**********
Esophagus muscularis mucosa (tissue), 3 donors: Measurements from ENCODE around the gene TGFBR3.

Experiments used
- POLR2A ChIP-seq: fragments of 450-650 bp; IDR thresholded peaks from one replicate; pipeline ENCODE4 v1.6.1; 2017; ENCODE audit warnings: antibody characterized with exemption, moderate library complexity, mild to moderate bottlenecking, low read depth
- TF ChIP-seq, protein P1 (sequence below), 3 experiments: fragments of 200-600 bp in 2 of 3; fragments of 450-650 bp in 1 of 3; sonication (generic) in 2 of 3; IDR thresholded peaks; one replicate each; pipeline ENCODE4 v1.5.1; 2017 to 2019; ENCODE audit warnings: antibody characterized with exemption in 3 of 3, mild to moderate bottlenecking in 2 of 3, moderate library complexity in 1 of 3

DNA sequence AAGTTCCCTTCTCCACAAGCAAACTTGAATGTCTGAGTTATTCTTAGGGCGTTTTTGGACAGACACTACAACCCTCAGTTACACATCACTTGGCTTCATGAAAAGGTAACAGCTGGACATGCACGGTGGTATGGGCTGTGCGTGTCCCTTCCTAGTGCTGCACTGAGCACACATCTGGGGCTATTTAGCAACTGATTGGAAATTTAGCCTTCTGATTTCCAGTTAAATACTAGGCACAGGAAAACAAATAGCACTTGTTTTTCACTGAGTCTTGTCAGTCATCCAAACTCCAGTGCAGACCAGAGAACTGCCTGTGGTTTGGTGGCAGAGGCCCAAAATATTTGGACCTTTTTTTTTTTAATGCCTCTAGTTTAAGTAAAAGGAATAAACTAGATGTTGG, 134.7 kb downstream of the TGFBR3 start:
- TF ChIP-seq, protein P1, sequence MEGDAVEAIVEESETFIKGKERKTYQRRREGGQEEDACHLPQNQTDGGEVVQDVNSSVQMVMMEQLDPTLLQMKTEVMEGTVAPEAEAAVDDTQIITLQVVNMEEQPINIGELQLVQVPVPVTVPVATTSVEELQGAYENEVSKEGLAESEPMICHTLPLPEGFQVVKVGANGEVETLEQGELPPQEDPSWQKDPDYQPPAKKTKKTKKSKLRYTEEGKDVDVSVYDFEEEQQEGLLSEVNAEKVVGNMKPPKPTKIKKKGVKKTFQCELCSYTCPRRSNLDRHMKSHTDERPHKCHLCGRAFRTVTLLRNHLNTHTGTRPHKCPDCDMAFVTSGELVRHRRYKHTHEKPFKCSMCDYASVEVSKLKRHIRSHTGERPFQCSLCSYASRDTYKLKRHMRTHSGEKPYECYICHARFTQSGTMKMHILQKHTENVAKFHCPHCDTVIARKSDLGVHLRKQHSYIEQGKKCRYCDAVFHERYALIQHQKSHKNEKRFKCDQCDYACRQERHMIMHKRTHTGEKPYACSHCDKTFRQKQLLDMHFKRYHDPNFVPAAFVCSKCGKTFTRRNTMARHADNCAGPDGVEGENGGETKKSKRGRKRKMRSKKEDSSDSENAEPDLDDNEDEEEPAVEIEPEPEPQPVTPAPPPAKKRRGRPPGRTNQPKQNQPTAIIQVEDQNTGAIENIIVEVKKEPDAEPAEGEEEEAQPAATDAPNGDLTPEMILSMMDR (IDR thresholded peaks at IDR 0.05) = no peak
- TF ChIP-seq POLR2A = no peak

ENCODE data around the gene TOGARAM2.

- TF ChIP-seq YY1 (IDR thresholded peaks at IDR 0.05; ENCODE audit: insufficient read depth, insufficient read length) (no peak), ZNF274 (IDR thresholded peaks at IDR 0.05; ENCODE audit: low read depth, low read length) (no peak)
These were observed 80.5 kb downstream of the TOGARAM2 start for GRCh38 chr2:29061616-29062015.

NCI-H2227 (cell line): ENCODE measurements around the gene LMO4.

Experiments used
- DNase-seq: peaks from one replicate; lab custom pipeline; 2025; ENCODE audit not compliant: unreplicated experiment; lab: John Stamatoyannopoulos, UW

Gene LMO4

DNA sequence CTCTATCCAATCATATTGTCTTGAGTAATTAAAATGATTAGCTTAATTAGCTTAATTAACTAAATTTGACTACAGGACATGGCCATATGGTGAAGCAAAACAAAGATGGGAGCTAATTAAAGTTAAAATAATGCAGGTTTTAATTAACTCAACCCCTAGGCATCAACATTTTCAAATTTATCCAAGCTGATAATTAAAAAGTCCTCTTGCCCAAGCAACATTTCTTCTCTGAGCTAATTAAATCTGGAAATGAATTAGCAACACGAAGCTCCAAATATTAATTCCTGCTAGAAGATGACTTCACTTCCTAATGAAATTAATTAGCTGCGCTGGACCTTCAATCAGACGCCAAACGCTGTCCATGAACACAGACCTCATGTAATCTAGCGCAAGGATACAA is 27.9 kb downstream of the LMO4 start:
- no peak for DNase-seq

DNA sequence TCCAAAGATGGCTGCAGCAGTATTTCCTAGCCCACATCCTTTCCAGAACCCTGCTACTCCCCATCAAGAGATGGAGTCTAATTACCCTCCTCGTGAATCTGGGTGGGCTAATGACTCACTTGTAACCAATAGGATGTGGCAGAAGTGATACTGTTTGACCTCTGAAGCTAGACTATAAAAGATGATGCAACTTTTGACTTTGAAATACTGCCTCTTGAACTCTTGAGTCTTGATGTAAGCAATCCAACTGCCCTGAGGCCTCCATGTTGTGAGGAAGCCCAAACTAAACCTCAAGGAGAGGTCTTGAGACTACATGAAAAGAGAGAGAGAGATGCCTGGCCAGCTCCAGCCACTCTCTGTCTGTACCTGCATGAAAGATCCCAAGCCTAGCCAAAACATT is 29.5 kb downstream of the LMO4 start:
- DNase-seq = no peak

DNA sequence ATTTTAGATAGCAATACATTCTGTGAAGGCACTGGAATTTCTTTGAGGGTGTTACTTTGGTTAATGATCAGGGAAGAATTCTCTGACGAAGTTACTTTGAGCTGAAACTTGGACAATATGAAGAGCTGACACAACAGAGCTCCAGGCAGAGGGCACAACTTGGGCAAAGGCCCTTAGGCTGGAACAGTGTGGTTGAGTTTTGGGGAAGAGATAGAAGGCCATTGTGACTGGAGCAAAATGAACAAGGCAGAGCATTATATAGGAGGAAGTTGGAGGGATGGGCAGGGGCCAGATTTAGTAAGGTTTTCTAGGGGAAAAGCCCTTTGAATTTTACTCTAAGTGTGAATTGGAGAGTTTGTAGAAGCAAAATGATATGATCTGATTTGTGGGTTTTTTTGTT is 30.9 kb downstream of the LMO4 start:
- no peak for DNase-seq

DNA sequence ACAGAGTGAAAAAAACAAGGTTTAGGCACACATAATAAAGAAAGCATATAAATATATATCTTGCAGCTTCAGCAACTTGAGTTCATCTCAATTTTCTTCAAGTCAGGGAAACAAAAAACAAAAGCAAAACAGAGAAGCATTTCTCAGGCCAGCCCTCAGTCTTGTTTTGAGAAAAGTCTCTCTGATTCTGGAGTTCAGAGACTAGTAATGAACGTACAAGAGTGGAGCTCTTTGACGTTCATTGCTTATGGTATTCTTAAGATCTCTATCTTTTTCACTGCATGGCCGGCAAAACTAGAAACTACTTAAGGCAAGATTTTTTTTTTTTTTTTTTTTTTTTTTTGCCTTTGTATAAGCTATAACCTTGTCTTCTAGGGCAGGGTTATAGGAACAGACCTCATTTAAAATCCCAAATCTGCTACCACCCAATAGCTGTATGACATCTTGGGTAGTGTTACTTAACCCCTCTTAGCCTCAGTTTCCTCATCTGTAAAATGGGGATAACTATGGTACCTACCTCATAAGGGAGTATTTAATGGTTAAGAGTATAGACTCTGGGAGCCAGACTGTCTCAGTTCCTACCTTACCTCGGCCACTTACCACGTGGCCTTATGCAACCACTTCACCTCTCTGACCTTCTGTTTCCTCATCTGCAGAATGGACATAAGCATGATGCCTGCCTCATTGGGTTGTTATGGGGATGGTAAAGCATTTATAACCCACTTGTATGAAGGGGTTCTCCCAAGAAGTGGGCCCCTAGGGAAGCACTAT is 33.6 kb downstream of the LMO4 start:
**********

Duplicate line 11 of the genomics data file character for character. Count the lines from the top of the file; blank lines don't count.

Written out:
NCI-H2227 (cell line): ENCODE measurements around the gene LMO4.